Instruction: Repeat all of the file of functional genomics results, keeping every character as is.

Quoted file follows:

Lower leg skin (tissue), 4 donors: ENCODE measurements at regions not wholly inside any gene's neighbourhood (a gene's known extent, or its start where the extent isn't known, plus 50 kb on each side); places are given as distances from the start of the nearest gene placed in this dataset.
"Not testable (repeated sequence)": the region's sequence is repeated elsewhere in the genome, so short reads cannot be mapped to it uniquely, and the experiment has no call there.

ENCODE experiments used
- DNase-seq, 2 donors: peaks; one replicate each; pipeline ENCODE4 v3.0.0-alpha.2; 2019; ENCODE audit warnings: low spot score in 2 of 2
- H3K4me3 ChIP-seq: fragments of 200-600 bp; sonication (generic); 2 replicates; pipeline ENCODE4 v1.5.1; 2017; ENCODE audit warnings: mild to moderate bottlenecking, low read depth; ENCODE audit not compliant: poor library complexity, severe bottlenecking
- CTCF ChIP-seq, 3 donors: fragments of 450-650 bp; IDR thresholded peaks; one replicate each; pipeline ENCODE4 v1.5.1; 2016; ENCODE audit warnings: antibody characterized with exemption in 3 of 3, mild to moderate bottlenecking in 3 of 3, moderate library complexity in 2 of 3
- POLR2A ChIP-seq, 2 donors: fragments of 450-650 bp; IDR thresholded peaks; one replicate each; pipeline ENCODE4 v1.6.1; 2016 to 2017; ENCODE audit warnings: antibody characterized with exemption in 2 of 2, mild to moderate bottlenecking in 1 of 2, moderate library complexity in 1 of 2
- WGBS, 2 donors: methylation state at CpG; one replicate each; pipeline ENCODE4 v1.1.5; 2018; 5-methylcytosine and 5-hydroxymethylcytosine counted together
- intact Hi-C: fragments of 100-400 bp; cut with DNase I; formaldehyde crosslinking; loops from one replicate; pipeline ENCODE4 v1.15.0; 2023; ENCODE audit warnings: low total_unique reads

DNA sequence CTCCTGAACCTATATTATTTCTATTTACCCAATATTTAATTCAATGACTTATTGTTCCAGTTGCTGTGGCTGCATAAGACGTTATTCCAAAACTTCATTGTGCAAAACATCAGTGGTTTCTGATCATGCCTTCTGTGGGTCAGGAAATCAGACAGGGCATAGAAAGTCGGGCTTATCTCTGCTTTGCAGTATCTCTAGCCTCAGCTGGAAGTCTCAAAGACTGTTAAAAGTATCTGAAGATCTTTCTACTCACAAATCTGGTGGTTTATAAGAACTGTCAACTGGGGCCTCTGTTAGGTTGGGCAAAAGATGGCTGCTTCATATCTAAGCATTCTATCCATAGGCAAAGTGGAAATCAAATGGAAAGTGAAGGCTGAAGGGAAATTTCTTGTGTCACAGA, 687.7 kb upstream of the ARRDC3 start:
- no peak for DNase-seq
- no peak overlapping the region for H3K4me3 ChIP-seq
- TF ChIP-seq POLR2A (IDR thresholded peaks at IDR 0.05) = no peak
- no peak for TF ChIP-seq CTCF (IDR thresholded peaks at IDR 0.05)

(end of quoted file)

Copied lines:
Lower leg skin (tissue), 4 donors: ENCODE measurements at regions not wholly inside any gene's neighbourhood (a gene's known extent, or its start where the extent isn't known, plus 50 kb on each side); places are given as distances from the start of the nearest gene placed in this dataset.
"Not testable (repeated sequence)": the region's sequence is repeated elsewhere in the genome, so short reads cannot be mapped to it uniquely, and the experiment has no call there.

ENCODE experiments used
- DNase-seq, 2 donors: peaks; one replicate each; pipeline ENCODE4 v3.0.0-alpha.2; 2019; ENCODE audit warnings: low spot score in 2 of 2
- H3K4me3 ChIP-seq: fragments of 200-600 bp; sonication (generic); 2 replicates; pipeline ENCODE4 v1.5.1; 2017; ENCODE audit warnings: mild to moderate bottlenecking, low read depth; ENCODE audit not compliant: poor library complexity, severe bottlenecking
- CTCF ChIP-seq, 3 donors: fragments of 450-650 bp; IDR thresholded peaks; one replicate each; pipeline ENCODE4 v1.5.1; 2016; ENCODE audit warnings: antibody characterized with exemption in 3 of 3, mild to moderate bottlenecking in 3 of 3, moderate library complexity in 2 of 3
- POLR2A ChIP-seq, 2 donors: fragments of 450-650 bp; IDR thresholded peaks; one replicate each; pipeline ENCODE4 v1.6.1; 2016 to 2017; ENCODE audit warnings: antibody characterized with exemption in 2 of 2, mild to moderate bottlenecking in 1 of 2, moderate library complexity in 1 of 2
- WGBS, 2 donors: methylation state at CpG; one replicate each; pipeline ENCODE4 v1.1.5; 2018; 5-methylcytosine and 5-hydroxymethylcytosine counted together
- intact Hi-C: fragments of 100-400 bp; cut with DNase I; formaldehyde crosslinking; loops from one replicate; pipeline ENCODE4 v1.15.0; 2023; ENCODE audit warnings: low total_unique reads

DNA sequence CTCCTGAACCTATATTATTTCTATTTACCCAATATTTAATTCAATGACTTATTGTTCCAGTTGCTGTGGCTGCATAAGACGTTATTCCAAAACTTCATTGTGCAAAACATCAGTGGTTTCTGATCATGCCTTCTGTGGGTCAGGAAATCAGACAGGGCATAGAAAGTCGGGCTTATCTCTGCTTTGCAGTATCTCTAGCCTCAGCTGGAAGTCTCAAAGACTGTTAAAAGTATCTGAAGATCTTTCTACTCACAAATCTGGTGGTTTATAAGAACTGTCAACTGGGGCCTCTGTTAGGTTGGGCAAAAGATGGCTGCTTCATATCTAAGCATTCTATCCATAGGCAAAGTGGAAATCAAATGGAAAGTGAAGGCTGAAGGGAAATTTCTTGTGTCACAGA, 687.7 kb upstream of the ARRDC3 start:
- no peak for DNase-seq
- no peak overlapping the region for H3K4me3 ChIP-seq
- TF ChIP-seq POLR2A (IDR thresholded peaks at IDR 0.05) = no peak
- no peak for TF ChIP-seq CTCF (IDR thresholded peaks at IDR 0.05)